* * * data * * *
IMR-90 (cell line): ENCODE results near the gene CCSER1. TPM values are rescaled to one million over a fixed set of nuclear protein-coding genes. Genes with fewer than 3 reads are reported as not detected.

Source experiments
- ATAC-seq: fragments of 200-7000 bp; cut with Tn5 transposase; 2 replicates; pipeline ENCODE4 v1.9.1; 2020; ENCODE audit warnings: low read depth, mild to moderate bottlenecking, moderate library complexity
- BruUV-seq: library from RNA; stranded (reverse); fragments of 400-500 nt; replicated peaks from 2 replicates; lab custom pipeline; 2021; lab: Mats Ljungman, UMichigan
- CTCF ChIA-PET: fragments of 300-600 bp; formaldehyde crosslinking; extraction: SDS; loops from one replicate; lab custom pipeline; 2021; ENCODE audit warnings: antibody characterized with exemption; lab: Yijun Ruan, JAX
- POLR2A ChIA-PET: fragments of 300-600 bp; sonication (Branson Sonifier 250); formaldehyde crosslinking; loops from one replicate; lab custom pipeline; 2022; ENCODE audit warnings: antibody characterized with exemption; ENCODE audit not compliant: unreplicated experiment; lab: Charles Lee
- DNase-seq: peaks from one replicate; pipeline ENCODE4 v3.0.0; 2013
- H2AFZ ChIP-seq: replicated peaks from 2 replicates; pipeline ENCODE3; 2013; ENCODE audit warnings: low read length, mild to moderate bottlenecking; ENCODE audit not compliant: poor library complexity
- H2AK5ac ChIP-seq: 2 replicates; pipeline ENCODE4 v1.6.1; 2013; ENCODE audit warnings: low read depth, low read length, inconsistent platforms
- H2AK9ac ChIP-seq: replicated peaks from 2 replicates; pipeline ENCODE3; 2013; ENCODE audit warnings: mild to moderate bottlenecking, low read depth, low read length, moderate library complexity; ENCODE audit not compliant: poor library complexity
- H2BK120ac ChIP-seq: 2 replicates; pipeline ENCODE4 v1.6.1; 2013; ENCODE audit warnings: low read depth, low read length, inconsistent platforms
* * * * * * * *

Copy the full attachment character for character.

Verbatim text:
IMR-90 (cell line): ENCODE results near the gene CCSER1. TPM values are rescaled to one million over a fixed set of nuclear protein-coding genes. Genes with fewer than 3 reads are reported as not detected.

Source experiments
- ATAC-seq: fragments of 200-7000 bp; cut with Tn5 transposase; 2 replicates; pipeline ENCODE4 v1.9.1; 2020; ENCODE audit warnings: low read depth, mild to moderate bottlenecking, moderate library complexity
- BruUV-seq: library from RNA; stranded (reverse); fragments of 400-500 nt; replicated peaks from 2 replicates; lab custom pipeline; 2021; lab: Mats Ljungman, UMichigan
- CTCF ChIA-PET: fragments of 300-600 bp; formaldehyde crosslinking; extraction: SDS; loops from one replicate; lab custom pipeline; 2021; ENCODE audit warnings: antibody characterized with exemption; lab: Yijun Ruan, JAX
- POLR2A ChIA-PET: fragments of 300-600 bp; sonication (Branson Sonifier 250); formaldehyde crosslinking; loops from one replicate; lab custom pipeline; 2022; ENCODE audit warnings: antibody characterized with exemption; ENCODE audit not compliant: unreplicated experiment; lab: Charles Lee
- DNase-seq: peaks from one replicate; pipeline ENCODE4 v3.0.0; 2013
- H2AFZ ChIP-seq: replicated peaks from 2 replicates; pipeline ENCODE3; 2013; ENCODE audit warnings: low read length, mild to moderate bottlenecking; ENCODE audit not compliant: poor library complexity
- H2AK5ac ChIP-seq: 2 replicates; pipeline ENCODE4 v1.6.1; 2013; ENCODE audit warnings: low read depth, low read length, inconsistent platforms
- H2AK9ac ChIP-seq: replicated peaks from 2 replicates; pipeline ENCODE3; 2013; ENCODE audit warnings: mild to moderate bottlenecking, low read depth, low read length, moderate library complexity; ENCODE audit not compliant: poor library complexity
- H2BK120ac ChIP-seq: 2 replicates; pipeline ENCODE4 v1.6.1; 2013; ENCODE audit warnings: low read depth, low read length, inconsistent platforms